Amid flood emergency, calls to suspend Pakistan’s debt, speed up climate financing

September 5, 2022
Pakistan flood
Pakistan's floods have killed 1500 people, displaced more than 50 million and caused 1 million livestock deaths across the country. Photo: Kafeel Ahmed/Pexels

As Pakistan struggles to respond to catastrophic floods, protesters gathered in Lahore on September 1 to demand the suspension of the country’s external debt repayments.

The protest was organised by the Pakistan Kissan Rabita Committee (PKRC), a network of small farmers’ organisations, in collaboration with the Asian People's Movement on Debt and Development.

Protesters carried placards with the slogans “Say No to IMF and World Bank”, “Suspend Debt Repatriation”, and “Debt Repayment during calamity is crime against people of Pakistan”.

Devastating floods have killed 1500 people, displaced more than 50 million and caused 1 million livestock deaths. In addition, 1 million houses have been washed away and 90% of agricultural crops damaged, signalling an impending food crisis.

The unprecedented floods caused US$10 billion in economic losses. Yet external debts make it almost impossible for the government to focus on flood relief and rehabilitation.

Pakistan is one of 52 countries facing a severe debt crisis. The most critical problem faced by the economy is servicing of external debt. Pakistan is expected to repay about US$38 billion in loan repayments to the International Monetary Fund, the World Bank and other financial institutions, including Chinese banks, by the end of this year.

Total debts and liabilities rose by Rs11.85 trillion this financial year, according to data released by the State Bank of Pakistan. It was required to pay $15.1 billion in external debt servicing this financial year, compared to $13.4 billion in the previous financial year. Interest amounted to about 25% of the principal.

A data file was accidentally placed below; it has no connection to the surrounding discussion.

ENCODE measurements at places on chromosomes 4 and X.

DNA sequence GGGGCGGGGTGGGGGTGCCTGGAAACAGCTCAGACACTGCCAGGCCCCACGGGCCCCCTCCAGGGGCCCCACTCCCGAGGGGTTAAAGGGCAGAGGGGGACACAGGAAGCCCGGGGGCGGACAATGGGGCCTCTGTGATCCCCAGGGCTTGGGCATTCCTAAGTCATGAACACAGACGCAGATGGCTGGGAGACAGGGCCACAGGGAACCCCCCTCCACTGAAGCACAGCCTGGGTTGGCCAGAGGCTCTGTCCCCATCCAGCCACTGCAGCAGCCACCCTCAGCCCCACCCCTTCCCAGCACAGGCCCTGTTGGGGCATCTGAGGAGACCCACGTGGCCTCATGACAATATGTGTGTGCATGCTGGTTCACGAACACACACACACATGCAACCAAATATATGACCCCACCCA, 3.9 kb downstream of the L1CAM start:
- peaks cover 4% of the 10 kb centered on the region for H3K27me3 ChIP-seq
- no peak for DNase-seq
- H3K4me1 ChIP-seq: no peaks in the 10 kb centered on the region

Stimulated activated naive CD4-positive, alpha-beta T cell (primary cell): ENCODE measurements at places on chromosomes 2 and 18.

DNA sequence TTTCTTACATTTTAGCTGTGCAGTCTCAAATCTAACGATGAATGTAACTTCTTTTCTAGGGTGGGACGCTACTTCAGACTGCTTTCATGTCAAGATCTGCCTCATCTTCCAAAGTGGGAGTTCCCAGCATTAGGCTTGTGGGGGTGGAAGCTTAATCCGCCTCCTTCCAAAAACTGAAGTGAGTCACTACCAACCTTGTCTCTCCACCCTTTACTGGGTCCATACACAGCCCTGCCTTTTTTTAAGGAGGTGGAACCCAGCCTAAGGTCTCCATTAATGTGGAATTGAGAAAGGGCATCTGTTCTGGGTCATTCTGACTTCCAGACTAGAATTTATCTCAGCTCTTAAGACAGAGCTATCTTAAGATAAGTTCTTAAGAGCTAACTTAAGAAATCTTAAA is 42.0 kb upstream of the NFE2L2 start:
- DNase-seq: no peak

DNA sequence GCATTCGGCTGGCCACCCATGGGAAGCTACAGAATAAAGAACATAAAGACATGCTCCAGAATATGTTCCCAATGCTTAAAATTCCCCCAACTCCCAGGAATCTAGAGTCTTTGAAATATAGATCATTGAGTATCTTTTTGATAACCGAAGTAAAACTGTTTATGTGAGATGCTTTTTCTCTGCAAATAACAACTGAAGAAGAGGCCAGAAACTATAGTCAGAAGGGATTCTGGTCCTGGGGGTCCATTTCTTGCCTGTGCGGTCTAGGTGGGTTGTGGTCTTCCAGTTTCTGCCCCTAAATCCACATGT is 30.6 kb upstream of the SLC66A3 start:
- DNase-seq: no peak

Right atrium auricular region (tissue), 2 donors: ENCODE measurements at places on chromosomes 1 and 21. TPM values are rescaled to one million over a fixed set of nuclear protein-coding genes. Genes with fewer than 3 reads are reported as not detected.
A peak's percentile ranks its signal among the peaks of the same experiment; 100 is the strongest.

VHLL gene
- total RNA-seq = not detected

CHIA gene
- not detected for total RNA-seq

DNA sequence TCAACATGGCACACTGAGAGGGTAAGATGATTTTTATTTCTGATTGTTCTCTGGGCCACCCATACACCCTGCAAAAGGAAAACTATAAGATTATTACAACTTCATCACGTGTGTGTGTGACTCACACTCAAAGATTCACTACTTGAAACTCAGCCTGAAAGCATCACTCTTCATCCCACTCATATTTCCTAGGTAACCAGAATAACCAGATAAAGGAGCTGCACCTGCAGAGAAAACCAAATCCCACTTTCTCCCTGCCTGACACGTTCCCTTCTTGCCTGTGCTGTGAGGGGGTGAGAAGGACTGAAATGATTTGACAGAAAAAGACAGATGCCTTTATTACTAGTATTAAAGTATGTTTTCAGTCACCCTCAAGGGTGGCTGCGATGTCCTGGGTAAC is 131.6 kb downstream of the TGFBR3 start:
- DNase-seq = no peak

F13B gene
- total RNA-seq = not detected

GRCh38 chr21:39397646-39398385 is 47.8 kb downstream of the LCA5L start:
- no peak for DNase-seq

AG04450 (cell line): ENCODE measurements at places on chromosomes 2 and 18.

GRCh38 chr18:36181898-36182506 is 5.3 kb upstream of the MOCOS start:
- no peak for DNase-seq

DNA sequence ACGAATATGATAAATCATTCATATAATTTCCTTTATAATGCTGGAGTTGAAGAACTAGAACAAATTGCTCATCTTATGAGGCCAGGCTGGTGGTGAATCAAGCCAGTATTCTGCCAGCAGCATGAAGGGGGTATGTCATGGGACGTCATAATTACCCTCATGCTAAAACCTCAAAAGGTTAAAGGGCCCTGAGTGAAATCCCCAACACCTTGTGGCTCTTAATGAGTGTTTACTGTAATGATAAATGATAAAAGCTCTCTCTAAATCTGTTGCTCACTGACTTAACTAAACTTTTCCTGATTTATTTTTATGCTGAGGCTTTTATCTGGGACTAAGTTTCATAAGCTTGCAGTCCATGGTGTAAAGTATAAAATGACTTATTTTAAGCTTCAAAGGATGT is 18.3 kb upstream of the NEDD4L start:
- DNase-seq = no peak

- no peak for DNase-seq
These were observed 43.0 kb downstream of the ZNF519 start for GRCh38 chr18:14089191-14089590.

Lidy Nacpil, coordinator of Asian Peoples’ Movement on Debt and Development, told the protest: “The multiple crises — of COVID-19, its economic impacts exacerbating pre-pandemic hardships, and the escalating climate emergency — are already more than enough reason for the cancellation of the debts of Pakistan and all other countries of the Global South. The devastating floods in Pakistan have rendered it even more urgent.

“It would be utterly inhumane for lenders — public and private — to fail to respond to this demand. We also call on governments of rich countries to meet their full obligations to deliver on Climate Finance, for Pakistan and all countries of the Global South.”

Nasir Iqbal, PKRC organiser, said: “We demand a suspension of debt repayments and a cancellation of the debt since Pakistan is no longer in a position to repay its loans and these floods have worsened the condition of the country's economy.”

“Pakistan needs at least four years to rebuild and reconstruct its economy and to cover up the damages done by floods and heavy rains,” said Saima Zia from PKRC. “This demand has a legitimate legal argument based on international law, which calls for suspension of debt payments on the grounds of necessity and fundamental change of circumstances.”

PKRC general secretary Farooq Tariq told the protest: “The delivery of adequate, additional, public and non-debt-creating Climate Finance for mitigation, adaptation and loss and damage is as urgent as are public financing of measures to fight the flood crisis and provide economic assistance for those whose jobs, livelihoods and well being are most affected.

“Finance is also needed for programs to build more just, equitable, resilient and sustainable economies, which are the foundations for solving these multiple crises.”

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